SAA on the skids

The news that yet another South African Airlines (SAA) CEO, Zuks Ramasia, has resigned is a further indication that SAA cannot be rescued.

It must surely be clear that the extension to the end of May 2020 for Les Matuson and Siviwe Dongwana, the business rescue practitioners, to produce a business rescue plan is simply going to delay the inevitable liquidation of SAA.

This unprecedented two-month extension given to the business rescue practitioners by the SAA creditors will result in billions of rands of unnecessary taxpayer bailouts to meet SAA overhead costs such as fixed contracts and employee costs. Not to mention the millions of rands now being paid to Matuson and Dongwana and their very expensive additional staff and/or consultants appointed in terms of the business rescue process.

All this at a time when SAA has virtually no revenue for at least three weeks with most, if not all aircraft grounded because of the Covid-19 lockdown.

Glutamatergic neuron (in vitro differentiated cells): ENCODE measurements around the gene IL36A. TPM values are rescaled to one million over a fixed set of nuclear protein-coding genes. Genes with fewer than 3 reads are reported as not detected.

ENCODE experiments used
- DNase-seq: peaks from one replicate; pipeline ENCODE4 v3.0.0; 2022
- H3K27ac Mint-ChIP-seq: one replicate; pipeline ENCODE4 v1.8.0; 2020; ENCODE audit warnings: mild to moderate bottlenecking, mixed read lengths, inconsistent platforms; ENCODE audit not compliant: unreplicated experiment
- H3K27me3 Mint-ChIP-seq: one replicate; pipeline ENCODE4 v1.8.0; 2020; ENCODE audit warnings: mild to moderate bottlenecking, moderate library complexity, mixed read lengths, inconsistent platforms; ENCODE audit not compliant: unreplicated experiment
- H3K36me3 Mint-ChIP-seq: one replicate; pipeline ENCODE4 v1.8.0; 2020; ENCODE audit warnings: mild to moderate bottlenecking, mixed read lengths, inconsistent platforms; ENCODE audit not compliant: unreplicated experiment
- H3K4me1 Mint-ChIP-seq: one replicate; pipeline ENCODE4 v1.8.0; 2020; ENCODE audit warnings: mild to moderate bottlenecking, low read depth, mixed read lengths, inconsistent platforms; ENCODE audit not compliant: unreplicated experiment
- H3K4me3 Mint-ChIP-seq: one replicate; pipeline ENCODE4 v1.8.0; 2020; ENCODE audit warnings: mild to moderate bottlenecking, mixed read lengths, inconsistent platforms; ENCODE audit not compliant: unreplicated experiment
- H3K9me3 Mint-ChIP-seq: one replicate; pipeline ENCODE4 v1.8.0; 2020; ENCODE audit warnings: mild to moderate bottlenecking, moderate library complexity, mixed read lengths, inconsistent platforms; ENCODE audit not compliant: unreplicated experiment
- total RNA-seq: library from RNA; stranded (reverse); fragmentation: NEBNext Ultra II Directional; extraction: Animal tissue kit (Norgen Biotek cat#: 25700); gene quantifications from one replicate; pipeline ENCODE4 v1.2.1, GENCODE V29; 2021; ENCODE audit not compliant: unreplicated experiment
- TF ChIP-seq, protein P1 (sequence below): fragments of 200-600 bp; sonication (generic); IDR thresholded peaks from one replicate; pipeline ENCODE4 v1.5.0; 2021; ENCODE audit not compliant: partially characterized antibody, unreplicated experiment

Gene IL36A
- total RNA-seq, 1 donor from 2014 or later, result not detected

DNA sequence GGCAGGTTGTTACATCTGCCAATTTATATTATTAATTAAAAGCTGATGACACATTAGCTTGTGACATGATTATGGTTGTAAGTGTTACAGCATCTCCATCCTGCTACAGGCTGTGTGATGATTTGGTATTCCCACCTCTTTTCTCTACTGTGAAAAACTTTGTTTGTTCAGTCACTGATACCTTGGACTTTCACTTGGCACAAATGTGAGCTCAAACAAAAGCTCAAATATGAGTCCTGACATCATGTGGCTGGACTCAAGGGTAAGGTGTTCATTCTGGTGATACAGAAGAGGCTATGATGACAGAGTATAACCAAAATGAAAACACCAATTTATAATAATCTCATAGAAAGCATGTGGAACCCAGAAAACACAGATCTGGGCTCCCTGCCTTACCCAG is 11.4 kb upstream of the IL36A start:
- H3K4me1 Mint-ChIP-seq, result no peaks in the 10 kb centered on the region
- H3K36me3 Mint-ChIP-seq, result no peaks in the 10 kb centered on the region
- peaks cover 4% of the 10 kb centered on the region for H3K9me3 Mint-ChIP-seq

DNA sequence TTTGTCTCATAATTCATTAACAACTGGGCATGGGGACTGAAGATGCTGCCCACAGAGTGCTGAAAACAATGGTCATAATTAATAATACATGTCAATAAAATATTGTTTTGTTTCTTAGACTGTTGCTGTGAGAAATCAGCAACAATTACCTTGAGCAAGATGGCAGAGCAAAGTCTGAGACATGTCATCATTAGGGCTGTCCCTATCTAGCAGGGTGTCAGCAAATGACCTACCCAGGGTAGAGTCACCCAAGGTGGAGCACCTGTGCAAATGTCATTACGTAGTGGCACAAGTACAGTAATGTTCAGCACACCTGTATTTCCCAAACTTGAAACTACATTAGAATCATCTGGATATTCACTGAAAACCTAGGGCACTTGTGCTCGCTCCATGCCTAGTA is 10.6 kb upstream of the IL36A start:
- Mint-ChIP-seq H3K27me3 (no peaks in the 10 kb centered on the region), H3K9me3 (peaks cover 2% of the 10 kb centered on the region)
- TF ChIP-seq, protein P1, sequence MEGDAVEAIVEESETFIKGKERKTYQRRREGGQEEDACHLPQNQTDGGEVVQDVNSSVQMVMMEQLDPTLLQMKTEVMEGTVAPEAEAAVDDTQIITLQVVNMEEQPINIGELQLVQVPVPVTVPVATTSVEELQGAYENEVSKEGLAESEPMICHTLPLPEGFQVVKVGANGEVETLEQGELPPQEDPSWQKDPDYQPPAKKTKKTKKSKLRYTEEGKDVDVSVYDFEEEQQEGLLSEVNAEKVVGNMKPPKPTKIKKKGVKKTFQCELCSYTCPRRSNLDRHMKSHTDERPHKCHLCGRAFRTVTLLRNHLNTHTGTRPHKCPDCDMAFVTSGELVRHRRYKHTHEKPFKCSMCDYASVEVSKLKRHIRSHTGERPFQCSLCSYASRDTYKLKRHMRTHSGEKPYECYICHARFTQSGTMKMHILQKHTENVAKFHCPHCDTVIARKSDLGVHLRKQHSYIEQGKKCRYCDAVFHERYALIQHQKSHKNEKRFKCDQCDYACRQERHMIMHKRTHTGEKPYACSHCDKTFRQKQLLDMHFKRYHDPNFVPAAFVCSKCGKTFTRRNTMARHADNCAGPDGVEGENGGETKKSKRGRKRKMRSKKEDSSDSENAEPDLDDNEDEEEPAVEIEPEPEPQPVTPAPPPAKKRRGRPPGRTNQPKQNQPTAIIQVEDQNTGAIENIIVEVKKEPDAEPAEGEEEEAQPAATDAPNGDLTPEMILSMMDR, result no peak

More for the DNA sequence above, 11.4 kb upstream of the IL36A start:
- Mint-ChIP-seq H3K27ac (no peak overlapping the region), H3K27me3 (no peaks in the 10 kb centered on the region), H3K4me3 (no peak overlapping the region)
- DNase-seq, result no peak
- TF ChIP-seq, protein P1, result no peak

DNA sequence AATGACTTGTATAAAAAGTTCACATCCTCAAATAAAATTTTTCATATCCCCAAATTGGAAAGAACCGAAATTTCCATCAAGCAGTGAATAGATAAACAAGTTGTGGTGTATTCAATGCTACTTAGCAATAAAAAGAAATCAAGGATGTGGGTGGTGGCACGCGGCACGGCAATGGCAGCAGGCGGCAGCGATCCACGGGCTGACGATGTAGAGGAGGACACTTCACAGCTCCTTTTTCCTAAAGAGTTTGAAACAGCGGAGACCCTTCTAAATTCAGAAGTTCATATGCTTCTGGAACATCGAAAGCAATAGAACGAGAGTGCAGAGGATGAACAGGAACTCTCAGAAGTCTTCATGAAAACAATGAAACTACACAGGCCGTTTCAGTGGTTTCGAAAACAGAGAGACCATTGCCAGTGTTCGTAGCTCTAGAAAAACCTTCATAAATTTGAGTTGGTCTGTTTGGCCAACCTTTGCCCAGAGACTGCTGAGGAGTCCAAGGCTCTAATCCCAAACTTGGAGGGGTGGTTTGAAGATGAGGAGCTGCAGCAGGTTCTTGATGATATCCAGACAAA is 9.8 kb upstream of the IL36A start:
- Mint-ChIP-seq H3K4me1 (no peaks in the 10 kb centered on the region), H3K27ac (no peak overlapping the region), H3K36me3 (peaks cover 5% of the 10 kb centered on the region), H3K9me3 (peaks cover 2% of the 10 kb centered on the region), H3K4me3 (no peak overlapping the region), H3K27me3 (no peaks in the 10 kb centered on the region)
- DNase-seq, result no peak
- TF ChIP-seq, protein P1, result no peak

Despite the urgency of the situation, Matuson and Dongwana have not acknowledged a letter from the Democratic Alliance (DA) sent to them a week ago urging them to invoke section 141(2)(a)(ii) of the Companies Act 71 of 2008, and to apply to court for the SAA business rescue proceedings to be discontinued and for the airline to be placed in liquidation. A rather unfortunate indication of the apparent disdain with which they hold parliament and its members.

The DA has submitted a written parliamentary question to Pravin Gordhan, the Minister of Public Enterprises, to request details of the costs of the business rescue practitioners, as well as all the additional people and consultants employed or commissioned by Matuson and Dongwana.